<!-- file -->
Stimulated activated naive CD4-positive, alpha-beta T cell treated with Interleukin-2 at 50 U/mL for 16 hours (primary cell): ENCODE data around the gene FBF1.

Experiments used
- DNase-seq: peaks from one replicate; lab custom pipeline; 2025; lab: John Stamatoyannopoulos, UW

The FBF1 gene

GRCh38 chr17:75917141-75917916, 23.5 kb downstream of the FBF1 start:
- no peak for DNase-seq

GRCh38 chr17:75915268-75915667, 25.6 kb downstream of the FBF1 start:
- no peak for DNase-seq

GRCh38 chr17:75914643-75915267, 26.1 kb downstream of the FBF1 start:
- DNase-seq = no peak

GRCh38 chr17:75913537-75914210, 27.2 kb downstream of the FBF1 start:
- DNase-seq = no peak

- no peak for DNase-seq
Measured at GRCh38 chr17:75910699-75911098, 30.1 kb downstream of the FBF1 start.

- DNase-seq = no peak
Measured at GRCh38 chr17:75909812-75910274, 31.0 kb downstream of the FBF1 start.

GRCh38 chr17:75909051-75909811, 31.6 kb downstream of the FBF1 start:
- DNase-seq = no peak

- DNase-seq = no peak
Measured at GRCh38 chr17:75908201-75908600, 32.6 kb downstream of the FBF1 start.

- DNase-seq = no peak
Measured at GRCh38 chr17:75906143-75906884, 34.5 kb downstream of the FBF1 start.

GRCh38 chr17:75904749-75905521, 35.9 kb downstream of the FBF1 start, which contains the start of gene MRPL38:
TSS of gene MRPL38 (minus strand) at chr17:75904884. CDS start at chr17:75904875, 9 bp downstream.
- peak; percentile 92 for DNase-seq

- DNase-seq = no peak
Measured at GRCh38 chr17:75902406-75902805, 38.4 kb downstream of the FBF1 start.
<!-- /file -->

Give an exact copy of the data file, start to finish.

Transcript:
Stimulated activated naive CD4-positive, alpha-beta T cell treated with Interleukin-2 at 50 U/mL for 16 hours (primary cell): ENCODE data around the gene FBF1.

Experiments used
- DNase-seq: peaks from one replicate; lab custom pipeline; 2025; lab: John Stamatoyannopoulos, UW

The FBF1 gene

GRCh38 chr17:75917141-75917916, 23.5 kb downstream of the FBF1 start:
- no peak for DNase-seq

GRCh38 chr17:75915268-75915667, 25.6 kb downstream of the FBF1 start:
- no peak for DNase-seq

GRCh38 chr17:75914643-75915267, 26.1 kb downstream of the FBF1 start:
- DNase-seq = no peak

GRCh38 chr17:75913537-75914210, 27.2 kb downstream of the FBF1 start:
- DNase-seq = no peak

- no peak for DNase-seq
Measured at GRCh38 chr17:75910699-75911098, 30.1 kb downstream of the FBF1 start.

- DNase-seq = no peak
Measured at GRCh38 chr17:75909812-75910274, 31.0 kb downstream of the FBF1 start.

GRCh38 chr17:75909051-75909811, 31.6 kb downstream of the FBF1 start:
- DNase-seq = no peak

- DNase-seq = no peak
Measured at GRCh38 chr17:75908201-75908600, 32.6 kb downstream of the FBF1 start.

- DNase-seq = no peak
Measured at GRCh38 chr17:75906143-75906884, 34.5 kb downstream of the FBF1 start.

GRCh38 chr17:75904749-75905521, 35.9 kb downstream of the FBF1 start, which contains the start of gene MRPL38:
TSS of gene MRPL38 (minus strand) at chr17:75904884. CDS start at chr17:75904875, 9 bp downstream.
- peak; percentile 92 for DNase-seq

- DNase-seq = no peak
Measured at GRCh38 chr17:75902406-75902805, 38.4 kb downstream of the FBF1 start.